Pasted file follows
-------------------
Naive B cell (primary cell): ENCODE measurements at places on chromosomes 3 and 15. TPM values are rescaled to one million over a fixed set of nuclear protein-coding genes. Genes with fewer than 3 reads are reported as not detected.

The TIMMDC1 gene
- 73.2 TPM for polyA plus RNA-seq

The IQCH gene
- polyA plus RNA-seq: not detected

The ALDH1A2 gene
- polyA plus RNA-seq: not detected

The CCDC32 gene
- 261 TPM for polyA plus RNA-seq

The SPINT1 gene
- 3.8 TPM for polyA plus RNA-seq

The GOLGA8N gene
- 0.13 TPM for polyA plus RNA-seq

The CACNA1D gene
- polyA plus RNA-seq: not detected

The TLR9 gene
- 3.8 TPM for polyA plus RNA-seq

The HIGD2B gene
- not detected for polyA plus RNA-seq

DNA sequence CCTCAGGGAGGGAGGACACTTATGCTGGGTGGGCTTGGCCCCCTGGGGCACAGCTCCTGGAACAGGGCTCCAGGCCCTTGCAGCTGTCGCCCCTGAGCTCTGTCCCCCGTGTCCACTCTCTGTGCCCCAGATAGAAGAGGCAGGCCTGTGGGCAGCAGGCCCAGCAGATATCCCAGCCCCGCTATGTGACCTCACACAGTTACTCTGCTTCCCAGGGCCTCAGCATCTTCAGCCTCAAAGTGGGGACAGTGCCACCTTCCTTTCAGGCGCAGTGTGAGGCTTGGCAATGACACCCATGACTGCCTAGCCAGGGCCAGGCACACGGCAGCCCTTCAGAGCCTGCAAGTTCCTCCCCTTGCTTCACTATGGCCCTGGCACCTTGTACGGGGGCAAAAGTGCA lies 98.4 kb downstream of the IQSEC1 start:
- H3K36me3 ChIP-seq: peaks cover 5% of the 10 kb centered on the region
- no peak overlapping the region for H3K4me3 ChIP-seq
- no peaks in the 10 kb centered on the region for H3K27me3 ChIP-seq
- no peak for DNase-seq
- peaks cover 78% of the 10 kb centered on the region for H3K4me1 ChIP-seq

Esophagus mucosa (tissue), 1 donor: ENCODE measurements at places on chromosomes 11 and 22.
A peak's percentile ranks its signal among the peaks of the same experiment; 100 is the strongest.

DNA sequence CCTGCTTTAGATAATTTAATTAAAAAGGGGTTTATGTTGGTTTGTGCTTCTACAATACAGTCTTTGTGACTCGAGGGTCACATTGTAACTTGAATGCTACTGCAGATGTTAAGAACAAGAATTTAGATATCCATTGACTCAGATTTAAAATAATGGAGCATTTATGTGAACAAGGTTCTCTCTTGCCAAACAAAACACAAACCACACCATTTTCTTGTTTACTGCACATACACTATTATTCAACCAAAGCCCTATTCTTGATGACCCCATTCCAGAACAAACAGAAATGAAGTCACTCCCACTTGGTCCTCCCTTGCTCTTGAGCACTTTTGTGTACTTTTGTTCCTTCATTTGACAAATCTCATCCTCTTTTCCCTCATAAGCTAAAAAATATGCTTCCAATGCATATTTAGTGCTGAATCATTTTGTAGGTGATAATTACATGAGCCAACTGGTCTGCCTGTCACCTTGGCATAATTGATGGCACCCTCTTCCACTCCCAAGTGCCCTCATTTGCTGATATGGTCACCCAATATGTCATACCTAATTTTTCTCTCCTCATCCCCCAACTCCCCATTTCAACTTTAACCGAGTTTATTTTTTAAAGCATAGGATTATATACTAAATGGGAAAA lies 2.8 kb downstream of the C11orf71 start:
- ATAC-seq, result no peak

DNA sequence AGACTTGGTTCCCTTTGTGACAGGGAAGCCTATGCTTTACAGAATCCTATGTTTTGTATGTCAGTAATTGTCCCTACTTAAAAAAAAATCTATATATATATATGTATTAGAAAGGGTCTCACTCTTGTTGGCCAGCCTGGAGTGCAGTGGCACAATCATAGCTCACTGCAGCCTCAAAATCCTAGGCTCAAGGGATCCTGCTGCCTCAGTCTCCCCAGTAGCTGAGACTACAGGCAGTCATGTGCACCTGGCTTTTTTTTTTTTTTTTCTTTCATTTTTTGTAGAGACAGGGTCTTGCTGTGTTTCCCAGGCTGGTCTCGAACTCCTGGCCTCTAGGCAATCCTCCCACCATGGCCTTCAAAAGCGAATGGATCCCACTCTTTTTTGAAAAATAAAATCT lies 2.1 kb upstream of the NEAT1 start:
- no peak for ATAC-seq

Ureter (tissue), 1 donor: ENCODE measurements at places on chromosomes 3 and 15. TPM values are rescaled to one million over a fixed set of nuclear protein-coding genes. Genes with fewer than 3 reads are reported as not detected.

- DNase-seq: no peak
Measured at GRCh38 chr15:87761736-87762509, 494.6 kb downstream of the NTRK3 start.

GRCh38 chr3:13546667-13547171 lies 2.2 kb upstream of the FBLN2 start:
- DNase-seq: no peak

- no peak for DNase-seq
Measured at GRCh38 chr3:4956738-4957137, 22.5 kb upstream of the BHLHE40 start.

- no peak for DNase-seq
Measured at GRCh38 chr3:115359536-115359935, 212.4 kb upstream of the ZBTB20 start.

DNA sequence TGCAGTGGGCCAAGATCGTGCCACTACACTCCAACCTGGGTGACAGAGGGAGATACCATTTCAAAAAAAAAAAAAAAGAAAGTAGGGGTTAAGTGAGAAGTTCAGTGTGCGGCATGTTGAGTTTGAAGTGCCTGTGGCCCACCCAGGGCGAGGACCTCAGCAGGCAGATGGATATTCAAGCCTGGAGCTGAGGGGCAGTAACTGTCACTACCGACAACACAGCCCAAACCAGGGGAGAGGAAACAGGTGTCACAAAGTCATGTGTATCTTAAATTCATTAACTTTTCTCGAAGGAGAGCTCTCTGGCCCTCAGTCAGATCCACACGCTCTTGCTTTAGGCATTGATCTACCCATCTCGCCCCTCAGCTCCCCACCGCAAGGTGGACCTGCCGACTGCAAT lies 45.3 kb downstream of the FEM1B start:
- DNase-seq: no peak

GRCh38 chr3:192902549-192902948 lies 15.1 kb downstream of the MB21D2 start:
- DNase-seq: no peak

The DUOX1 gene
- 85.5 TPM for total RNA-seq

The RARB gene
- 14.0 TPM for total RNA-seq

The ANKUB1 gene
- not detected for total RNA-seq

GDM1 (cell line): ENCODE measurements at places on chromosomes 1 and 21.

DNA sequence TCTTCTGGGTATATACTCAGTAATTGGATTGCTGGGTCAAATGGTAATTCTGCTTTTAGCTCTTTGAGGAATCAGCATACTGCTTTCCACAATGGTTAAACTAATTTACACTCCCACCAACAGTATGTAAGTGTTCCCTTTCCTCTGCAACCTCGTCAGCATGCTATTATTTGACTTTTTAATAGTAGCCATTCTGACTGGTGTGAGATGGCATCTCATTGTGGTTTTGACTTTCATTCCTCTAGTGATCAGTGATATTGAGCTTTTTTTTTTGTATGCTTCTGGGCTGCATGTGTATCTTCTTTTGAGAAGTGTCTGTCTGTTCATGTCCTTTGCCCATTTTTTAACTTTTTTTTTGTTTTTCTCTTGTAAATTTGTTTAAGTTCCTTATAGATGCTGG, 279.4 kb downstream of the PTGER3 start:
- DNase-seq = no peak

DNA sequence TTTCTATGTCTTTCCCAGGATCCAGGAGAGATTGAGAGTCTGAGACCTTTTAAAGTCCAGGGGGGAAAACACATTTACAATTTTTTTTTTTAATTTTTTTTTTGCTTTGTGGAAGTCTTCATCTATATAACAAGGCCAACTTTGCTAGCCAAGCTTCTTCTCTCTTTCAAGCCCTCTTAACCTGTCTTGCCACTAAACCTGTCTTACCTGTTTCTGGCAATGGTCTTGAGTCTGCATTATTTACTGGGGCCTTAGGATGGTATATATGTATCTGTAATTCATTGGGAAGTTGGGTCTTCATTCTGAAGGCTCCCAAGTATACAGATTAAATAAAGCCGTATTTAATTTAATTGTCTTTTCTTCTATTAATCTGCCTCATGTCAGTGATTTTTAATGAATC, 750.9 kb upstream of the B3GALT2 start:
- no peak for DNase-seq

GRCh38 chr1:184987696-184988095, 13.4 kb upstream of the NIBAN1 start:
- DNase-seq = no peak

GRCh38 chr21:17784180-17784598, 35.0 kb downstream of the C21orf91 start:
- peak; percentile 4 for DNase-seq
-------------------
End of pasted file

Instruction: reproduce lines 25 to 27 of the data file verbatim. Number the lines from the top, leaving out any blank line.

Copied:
- peaks cover 78% of the 10 kb centered on the region for H3K4me1 ChIP-seq

Esophagus mucosa (tissue), 1 donor: ENCODE measurements at places on chromosomes 11 and 22.
A peak's percentile ranks its signal among the peaks of the same experiment; 100 is the strongest.